Comparative Effectiveness Research (CER)
Comparative effectiveness research (CER) compares two or more treatments on the basis of effectiveness, benefit and risk. Treatments include more than medications. Treatments compared may be devices, tests, procedures, or other intervention designed to improve health.
The ACA provides funding for CER through the Patient Centered Outcomes Research Institute (PCORI). PCORI studies can be original research or the analysis of existing data. The ACA contains language restricting the use of data regarding cost, specifically use of QALYs. PCORI research cannot use cost per QALY to make decisions on coverage for Federal programs. Why? Because of the concern that the quality adjustment used to determine a QALY discounts the lives of the old and ill. Thus, CER (comparative effectiveness research) has not been universally embraced (think death panels). As you can tell, the issues are complicated and it remains unclear how this will be fully resolved.
FAQ: Comparative Effectiveness Research
Why is comparative effectiveness research needed? What problem is it trying to solve?
- If you don't get the best possible information about your treatment choices, you might not make an informed decision on what treatment is best for you.
- When you shop for a new car, phone or camera, you have lots of information about your choices. But when it comes to choosing the right medicine or the best health-care treatment, clear and dependable information can be very hard to find.
- It's true that some treatments may not work for everyone, and that some treatments may work better for some people than others. This research can help identify the treatments that may work best for you.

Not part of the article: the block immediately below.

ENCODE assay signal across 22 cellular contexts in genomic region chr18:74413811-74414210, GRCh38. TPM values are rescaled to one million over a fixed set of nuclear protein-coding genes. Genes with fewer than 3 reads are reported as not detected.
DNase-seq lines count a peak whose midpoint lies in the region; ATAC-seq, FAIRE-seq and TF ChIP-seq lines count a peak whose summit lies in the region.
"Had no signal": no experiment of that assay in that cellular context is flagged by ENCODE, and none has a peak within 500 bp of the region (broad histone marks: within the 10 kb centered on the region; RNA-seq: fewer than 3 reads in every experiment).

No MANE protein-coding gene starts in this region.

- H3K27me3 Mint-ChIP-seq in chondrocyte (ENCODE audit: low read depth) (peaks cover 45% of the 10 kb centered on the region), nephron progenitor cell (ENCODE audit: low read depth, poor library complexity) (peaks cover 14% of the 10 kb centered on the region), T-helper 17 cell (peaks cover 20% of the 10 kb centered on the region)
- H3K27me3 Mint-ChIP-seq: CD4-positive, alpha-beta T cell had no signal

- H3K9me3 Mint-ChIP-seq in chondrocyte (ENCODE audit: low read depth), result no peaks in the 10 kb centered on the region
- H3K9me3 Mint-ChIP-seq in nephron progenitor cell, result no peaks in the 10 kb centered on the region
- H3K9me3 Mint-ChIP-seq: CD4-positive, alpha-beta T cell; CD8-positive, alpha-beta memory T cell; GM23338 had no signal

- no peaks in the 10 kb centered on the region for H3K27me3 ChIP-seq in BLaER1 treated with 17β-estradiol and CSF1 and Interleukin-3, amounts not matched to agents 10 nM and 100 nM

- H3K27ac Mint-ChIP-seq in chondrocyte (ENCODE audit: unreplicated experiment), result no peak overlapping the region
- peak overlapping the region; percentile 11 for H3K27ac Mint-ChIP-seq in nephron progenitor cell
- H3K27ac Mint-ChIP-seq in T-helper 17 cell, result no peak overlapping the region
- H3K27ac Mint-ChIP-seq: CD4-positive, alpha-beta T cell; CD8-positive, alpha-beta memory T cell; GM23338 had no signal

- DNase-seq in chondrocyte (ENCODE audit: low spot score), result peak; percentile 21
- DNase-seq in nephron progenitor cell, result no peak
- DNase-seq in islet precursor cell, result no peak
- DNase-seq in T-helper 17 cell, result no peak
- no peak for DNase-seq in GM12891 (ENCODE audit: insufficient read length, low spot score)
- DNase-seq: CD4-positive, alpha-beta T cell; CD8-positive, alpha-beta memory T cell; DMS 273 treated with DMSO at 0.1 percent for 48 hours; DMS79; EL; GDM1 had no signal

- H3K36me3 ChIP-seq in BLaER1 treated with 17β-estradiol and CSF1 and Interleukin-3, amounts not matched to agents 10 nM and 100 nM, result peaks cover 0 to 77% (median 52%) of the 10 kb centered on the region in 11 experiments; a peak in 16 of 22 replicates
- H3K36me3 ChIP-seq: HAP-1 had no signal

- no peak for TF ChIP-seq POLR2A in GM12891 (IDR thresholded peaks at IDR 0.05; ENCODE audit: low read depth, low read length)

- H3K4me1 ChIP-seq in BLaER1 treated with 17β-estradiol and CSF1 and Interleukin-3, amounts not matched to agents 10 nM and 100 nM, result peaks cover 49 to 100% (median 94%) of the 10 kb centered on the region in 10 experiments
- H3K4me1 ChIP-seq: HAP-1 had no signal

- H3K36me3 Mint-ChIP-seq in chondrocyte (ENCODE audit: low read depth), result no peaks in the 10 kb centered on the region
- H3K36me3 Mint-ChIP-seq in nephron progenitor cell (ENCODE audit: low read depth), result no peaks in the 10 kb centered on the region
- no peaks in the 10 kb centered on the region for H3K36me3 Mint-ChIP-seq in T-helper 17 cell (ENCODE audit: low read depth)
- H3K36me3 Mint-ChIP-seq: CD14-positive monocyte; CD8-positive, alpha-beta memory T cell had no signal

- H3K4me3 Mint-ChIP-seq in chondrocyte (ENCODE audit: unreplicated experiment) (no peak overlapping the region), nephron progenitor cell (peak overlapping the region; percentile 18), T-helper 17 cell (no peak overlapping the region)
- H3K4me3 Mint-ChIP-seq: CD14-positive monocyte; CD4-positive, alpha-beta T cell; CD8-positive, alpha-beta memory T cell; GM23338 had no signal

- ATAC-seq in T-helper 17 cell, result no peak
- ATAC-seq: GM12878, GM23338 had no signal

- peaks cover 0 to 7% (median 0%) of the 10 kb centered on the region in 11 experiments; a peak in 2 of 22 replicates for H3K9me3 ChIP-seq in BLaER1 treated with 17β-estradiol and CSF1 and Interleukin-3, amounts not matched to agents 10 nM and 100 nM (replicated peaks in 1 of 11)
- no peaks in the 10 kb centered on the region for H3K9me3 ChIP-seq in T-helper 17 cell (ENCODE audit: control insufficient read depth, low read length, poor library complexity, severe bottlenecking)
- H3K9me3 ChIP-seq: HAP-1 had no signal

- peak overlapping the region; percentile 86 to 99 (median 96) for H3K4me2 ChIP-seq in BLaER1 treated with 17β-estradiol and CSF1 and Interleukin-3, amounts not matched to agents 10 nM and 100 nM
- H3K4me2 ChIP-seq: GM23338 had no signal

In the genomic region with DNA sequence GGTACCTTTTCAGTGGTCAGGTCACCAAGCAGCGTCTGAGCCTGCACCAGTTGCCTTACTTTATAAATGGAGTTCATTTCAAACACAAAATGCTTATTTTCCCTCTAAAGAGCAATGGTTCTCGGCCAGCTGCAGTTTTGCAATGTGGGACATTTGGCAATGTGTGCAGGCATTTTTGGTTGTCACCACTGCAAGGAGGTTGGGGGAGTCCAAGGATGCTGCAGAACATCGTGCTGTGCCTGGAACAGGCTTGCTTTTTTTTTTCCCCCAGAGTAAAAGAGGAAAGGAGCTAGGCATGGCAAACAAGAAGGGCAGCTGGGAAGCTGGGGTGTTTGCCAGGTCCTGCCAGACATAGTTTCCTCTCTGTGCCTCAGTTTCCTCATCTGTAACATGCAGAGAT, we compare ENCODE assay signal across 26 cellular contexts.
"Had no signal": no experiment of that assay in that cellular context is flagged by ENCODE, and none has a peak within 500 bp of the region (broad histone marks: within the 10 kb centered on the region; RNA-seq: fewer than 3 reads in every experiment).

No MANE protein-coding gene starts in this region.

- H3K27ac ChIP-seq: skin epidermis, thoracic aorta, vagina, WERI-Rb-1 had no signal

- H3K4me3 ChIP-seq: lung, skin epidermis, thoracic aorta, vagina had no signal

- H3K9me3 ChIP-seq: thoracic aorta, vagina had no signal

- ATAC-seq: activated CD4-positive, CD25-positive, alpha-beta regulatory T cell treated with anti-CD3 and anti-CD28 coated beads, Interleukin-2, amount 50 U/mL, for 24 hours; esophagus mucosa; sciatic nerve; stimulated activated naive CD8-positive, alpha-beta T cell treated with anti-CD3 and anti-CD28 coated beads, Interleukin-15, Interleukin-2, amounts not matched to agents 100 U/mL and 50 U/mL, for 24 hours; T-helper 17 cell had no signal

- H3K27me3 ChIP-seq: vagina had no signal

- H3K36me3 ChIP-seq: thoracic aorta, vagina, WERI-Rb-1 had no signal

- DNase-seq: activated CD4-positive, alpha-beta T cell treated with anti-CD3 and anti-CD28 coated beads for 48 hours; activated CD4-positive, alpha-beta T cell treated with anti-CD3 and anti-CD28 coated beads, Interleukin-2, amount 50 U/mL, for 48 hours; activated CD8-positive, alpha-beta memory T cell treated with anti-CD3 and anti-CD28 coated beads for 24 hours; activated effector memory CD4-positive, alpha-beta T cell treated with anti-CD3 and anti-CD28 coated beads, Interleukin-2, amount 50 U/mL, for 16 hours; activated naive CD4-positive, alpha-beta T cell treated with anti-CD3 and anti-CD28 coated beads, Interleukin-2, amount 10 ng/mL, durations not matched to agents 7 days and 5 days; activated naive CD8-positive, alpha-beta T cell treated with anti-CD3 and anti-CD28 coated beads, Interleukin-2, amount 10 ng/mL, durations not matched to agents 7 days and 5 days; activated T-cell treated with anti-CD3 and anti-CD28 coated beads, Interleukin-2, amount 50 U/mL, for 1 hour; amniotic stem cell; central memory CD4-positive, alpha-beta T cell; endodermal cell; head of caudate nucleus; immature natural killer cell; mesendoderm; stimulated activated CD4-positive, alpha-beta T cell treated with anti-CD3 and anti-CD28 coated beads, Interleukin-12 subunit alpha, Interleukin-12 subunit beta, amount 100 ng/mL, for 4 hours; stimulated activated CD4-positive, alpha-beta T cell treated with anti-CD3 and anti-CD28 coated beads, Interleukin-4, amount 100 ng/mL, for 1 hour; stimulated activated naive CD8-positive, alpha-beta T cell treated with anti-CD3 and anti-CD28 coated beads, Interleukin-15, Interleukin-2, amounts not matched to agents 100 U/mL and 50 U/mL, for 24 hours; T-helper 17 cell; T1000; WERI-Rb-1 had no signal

What are the practical benefits of comparative effectiveness research?
- You deserve the best and most objective information about treating your sickness or condition. With this research in hand, you and your doctor can work together to make the best possible treatment choices.
- For example, someone with high blood pressure might have more than a dozen medicines to choose from. Someone with heart disease might need to choose between having heart surgery or taking medicine to open a clogged artery. Reports on these topics and others include the pros and cons of all the options so that you and your doctor can make the best possible treatment decision for you or someone in your family.
- Every patient is different — different circumstances, different medical history, different values. These reports don't tell you and your doctor which treatment to choose. Instead, they offer an important tool to help you and your doctor understand the facts about different treatments.
Patient A has a common and life threatening condition. The current treatment provides a life expectancy of 2 years at a quality level of 0.3.A radical new treatment recently approved by the FDA gives a life expectancy of 2 years and 3 months at a quality level of 0.4. Costs of the current treatment is $5000 per year, while the costs of the new treatment is $25000 per year.
1) Compute the current and new QALYs. What is the difference in QALY between the current and new treatments?
2) What is the incremental cost of the new drug for an added QALY?
3) Should payers pay for the new drug? (Use a standard of $100,000 per QALY as the upper limit for payment.)
4) Suppose that 250,000 people have the condition described above. Given the information provided above for this scenario, what is the cost of the current treatment to the total health care system?
5) Suppose again that 250,000 people have the condition described above. What will be the cost of the new treatment to the total health care system?